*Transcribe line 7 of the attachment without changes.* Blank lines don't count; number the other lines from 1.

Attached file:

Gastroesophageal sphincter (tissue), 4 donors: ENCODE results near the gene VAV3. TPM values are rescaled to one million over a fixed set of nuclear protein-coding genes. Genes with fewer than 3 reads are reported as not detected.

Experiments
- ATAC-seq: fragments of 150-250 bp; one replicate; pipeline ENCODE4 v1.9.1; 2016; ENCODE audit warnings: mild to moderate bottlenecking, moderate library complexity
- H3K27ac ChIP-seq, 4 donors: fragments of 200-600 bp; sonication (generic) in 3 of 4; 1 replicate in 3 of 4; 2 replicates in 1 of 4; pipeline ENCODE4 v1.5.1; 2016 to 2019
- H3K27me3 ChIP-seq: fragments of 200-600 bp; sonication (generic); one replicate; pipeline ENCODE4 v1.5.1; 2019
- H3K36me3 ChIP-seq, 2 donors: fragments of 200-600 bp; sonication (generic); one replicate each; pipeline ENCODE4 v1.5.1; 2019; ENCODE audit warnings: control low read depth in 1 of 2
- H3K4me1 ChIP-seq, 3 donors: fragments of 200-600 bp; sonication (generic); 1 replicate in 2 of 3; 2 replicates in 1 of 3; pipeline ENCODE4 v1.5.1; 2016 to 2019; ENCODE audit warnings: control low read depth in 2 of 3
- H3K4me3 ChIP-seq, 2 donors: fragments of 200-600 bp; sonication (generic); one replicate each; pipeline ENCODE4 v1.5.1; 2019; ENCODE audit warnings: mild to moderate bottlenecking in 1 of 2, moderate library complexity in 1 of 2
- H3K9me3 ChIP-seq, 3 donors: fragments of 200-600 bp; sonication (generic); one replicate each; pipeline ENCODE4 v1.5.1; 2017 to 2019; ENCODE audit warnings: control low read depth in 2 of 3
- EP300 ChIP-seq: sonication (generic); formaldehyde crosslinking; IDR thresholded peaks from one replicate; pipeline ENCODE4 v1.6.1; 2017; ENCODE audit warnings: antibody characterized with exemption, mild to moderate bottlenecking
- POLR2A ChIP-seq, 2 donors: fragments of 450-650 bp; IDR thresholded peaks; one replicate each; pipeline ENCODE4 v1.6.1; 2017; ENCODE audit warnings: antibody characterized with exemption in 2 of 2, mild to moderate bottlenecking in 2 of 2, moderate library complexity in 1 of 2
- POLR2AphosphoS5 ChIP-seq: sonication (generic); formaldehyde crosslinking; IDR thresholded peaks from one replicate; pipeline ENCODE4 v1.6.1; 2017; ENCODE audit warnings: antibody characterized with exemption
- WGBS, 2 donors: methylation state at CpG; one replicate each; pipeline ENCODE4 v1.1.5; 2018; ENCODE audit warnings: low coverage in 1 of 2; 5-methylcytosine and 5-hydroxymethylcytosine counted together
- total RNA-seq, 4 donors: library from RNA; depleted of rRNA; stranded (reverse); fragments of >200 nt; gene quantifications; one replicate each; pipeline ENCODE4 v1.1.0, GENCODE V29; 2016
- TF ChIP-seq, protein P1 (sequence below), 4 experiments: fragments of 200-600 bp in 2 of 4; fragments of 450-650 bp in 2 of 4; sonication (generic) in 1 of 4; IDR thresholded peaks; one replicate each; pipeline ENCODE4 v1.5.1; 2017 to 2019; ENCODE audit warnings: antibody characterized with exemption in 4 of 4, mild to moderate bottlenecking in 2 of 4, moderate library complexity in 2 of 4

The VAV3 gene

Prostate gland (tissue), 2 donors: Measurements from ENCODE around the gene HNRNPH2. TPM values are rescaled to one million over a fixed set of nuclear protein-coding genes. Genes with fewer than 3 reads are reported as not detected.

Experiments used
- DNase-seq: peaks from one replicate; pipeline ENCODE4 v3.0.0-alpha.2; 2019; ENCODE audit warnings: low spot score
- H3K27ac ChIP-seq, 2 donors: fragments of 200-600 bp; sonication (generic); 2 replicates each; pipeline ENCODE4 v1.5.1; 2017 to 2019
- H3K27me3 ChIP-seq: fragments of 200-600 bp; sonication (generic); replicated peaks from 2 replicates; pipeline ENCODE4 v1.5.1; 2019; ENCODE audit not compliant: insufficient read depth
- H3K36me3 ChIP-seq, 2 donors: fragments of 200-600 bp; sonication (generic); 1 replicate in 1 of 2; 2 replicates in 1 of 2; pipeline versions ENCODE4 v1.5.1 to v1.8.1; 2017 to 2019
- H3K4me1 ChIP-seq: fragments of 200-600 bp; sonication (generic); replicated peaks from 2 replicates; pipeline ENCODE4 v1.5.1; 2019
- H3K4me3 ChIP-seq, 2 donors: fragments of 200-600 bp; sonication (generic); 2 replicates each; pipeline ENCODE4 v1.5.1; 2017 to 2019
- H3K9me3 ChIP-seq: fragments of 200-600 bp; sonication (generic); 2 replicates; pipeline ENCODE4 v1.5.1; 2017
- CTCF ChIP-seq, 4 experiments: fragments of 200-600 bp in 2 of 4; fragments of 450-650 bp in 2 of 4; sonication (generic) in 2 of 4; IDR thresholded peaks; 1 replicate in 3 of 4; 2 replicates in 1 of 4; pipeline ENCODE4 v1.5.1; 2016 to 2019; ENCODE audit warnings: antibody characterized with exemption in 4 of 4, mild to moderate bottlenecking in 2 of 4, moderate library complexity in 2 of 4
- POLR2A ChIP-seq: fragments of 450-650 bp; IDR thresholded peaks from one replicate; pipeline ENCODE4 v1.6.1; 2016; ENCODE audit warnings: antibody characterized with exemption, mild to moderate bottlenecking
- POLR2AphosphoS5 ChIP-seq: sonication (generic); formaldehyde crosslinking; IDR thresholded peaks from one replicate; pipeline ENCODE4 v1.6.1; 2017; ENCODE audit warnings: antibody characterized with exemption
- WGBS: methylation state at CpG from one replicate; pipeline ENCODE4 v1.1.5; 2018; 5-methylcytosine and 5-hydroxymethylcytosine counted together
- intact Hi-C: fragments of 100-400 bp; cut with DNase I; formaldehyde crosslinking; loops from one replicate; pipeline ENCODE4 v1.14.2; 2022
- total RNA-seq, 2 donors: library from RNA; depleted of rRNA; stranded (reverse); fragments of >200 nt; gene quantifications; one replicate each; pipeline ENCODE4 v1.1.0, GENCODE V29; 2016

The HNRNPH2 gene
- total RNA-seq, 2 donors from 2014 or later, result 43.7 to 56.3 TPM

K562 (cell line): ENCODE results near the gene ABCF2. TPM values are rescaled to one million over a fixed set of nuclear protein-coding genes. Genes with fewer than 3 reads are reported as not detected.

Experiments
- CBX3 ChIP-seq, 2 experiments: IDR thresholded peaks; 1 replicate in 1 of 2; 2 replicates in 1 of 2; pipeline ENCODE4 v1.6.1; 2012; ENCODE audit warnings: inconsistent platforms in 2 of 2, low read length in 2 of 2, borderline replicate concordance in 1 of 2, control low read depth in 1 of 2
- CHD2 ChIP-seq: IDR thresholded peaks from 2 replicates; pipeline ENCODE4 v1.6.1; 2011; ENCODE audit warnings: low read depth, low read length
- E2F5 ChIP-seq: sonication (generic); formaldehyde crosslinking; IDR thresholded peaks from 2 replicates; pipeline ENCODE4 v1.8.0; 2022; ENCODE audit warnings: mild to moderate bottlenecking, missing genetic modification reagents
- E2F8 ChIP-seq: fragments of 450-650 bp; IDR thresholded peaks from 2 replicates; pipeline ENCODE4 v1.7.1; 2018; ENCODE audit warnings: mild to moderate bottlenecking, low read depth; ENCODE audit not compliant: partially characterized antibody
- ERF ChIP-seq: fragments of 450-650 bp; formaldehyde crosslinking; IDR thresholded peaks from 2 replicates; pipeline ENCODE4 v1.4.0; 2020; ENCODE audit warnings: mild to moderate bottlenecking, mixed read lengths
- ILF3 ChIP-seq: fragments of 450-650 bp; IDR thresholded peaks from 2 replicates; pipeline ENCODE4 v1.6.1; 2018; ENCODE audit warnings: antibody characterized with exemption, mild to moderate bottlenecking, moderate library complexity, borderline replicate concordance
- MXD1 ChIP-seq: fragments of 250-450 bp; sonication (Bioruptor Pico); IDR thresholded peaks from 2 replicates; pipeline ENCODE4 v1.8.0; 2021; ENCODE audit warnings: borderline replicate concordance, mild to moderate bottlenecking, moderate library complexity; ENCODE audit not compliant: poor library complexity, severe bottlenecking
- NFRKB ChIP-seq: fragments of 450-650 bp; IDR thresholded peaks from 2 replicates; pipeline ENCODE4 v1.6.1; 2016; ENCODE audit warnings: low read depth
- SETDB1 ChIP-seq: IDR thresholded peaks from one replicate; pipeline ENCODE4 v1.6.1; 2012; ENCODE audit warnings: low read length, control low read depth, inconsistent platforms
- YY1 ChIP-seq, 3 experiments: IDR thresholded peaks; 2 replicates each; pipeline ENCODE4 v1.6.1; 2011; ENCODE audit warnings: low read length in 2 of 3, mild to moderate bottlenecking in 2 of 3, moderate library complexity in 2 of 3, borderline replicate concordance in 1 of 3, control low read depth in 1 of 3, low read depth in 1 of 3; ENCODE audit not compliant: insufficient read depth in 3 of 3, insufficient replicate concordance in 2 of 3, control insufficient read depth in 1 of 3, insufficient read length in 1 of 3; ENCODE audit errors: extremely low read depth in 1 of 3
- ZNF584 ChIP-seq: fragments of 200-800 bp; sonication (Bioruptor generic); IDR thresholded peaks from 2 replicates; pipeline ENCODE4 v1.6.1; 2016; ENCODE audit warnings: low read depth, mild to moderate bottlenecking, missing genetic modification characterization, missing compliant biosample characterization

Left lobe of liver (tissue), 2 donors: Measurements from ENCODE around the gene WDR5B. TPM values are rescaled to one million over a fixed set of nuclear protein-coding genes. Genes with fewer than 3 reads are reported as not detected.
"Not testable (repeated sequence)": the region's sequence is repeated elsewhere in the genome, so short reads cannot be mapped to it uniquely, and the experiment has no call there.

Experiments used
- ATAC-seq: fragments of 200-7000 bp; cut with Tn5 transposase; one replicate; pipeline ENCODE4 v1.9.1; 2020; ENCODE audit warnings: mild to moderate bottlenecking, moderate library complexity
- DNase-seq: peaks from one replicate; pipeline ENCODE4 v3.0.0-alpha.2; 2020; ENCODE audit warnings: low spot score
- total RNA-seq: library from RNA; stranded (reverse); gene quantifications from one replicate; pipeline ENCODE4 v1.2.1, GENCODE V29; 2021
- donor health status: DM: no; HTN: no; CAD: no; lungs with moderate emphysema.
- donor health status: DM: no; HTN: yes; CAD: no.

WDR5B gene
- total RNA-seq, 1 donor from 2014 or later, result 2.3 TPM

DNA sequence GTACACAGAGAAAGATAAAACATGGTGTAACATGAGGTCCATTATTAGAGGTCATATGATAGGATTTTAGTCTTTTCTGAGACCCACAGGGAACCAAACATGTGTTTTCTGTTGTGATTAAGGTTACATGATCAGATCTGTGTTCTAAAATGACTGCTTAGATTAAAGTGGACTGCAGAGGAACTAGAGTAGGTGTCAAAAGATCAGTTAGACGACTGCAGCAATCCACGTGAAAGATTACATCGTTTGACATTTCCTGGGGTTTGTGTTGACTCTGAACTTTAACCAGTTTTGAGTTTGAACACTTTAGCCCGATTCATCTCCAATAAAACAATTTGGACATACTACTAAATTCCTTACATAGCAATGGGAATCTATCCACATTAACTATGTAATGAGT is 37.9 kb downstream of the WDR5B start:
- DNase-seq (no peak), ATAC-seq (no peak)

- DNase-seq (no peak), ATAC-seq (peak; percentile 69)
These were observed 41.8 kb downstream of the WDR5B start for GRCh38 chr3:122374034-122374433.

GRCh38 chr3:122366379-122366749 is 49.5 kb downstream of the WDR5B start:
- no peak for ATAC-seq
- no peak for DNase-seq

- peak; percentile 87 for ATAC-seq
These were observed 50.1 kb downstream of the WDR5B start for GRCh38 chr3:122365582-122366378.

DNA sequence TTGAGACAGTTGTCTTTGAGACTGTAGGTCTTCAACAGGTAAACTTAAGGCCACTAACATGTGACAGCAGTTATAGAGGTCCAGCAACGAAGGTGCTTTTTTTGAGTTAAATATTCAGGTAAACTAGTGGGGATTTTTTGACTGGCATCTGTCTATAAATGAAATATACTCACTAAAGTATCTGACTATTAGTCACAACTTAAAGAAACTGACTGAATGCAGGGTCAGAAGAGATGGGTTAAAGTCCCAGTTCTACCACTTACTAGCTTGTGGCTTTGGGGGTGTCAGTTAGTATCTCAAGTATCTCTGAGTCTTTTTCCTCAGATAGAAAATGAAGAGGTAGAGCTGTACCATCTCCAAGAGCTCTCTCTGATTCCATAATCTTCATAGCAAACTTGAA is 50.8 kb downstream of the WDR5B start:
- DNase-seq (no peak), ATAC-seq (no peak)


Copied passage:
- H3K4me1 ChIP-seq, 3 donors: fragments of 200-600 bp; sonication (generic); 1 replicate in 2 of 3; 2 replicates in 1 of 3; pipeline ENCODE4 v1.5.1; 2016 to 2019; ENCODE audit warnings: control low read depth in 2 of 3